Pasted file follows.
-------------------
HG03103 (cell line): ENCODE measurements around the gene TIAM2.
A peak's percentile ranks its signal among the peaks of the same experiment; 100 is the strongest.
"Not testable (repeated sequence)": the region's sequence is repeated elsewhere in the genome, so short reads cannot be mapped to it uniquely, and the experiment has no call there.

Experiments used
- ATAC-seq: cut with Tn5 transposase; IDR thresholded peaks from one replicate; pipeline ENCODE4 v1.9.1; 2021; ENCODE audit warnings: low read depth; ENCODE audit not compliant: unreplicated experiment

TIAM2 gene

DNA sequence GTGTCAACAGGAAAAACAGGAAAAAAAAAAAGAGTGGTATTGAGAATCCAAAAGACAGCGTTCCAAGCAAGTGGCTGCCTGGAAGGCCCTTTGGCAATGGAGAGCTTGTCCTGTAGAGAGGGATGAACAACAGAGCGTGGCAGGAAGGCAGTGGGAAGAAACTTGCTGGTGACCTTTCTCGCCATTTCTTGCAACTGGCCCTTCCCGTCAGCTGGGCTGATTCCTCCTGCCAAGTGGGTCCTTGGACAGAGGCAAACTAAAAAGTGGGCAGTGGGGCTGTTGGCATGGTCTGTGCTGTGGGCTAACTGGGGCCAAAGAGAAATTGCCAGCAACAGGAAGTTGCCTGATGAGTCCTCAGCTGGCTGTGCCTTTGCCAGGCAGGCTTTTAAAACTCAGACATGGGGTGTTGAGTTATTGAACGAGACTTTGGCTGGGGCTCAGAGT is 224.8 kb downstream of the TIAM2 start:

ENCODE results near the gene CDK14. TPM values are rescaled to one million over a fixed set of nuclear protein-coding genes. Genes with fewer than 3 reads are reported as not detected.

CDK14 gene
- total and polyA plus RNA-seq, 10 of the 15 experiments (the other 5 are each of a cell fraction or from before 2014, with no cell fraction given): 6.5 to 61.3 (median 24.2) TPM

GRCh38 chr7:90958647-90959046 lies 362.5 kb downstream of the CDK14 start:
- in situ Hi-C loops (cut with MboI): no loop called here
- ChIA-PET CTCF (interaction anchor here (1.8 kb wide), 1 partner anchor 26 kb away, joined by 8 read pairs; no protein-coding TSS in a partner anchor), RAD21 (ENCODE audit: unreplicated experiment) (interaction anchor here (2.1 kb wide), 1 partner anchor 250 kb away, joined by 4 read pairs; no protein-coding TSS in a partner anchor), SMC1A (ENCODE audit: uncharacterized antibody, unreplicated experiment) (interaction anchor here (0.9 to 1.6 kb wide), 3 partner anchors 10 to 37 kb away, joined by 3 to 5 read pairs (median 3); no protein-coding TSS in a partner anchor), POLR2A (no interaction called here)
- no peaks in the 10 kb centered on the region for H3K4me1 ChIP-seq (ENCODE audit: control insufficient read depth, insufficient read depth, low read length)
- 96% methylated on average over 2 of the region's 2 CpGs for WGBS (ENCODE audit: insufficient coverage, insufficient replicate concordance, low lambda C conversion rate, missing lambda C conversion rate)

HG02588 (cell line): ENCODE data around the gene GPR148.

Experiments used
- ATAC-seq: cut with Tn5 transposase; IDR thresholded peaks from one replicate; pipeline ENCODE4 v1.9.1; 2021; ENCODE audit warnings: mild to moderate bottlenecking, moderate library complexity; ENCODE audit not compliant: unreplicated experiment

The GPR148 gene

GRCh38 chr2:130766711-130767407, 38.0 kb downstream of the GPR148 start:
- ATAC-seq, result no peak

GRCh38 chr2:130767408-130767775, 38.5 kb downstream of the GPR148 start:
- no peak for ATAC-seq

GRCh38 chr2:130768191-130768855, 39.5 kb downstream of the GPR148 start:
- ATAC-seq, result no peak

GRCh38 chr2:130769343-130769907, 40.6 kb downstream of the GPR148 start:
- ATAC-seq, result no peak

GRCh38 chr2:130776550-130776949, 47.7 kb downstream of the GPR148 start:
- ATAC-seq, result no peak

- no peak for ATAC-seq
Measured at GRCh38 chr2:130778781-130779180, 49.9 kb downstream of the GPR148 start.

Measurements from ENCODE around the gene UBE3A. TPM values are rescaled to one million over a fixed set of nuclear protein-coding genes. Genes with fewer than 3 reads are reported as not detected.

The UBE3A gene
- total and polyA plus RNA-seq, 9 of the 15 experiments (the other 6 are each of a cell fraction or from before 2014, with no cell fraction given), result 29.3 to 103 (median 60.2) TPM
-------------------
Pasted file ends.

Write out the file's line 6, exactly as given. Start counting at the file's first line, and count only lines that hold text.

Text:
TIAM2 gene